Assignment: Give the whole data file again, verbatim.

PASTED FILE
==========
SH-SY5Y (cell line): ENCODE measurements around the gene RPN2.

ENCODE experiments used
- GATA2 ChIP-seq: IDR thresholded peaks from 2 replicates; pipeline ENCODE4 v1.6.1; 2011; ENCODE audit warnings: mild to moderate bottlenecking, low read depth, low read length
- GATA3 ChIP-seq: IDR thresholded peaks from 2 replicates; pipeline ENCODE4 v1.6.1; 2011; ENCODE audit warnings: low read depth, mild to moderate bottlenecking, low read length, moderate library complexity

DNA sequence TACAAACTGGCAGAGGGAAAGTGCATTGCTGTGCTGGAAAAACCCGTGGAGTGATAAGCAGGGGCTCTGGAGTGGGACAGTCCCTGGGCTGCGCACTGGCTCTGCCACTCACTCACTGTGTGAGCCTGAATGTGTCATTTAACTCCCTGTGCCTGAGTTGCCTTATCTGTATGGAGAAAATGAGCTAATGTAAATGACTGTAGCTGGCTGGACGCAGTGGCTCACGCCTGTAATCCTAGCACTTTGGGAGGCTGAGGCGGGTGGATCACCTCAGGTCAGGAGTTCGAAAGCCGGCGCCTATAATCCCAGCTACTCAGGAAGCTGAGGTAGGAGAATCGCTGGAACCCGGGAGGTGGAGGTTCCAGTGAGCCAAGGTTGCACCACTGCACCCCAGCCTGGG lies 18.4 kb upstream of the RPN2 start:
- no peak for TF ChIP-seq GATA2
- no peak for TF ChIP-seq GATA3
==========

SH-SY5Y (cell line): ENCODE measurements around the gene RPN2.

ENCODE experiments used
- GATA2 ChIP-seq: IDR thresholded peaks from 2 replicates; pipeline ENCODE4 v1.6.1; 2011; ENCODE audit warnings: mild to moderate bottlenecking, low read depth, low read length
- GATA3 ChIP-seq: IDR thresholded peaks from 2 replicates; pipeline ENCODE4 v1.6.1; 2011; ENCODE audit warnings: low read depth, mild to moderate bottlenecking, low read length, moderate library complexity

DNA sequence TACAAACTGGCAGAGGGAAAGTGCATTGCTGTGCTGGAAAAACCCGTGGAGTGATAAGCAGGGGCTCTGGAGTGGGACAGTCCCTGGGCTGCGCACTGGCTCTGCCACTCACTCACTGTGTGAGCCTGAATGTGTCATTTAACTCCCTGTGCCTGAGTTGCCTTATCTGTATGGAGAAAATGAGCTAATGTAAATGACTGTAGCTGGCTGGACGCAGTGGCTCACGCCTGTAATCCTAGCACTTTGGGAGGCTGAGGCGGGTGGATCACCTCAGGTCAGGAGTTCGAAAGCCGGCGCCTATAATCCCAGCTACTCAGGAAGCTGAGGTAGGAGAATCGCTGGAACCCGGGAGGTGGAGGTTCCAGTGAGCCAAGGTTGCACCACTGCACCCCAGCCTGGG lies 18.4 kb upstream of the RPN2 start:
- no peak for TF ChIP-seq GATA2
- no peak for TF ChIP-seq GATA3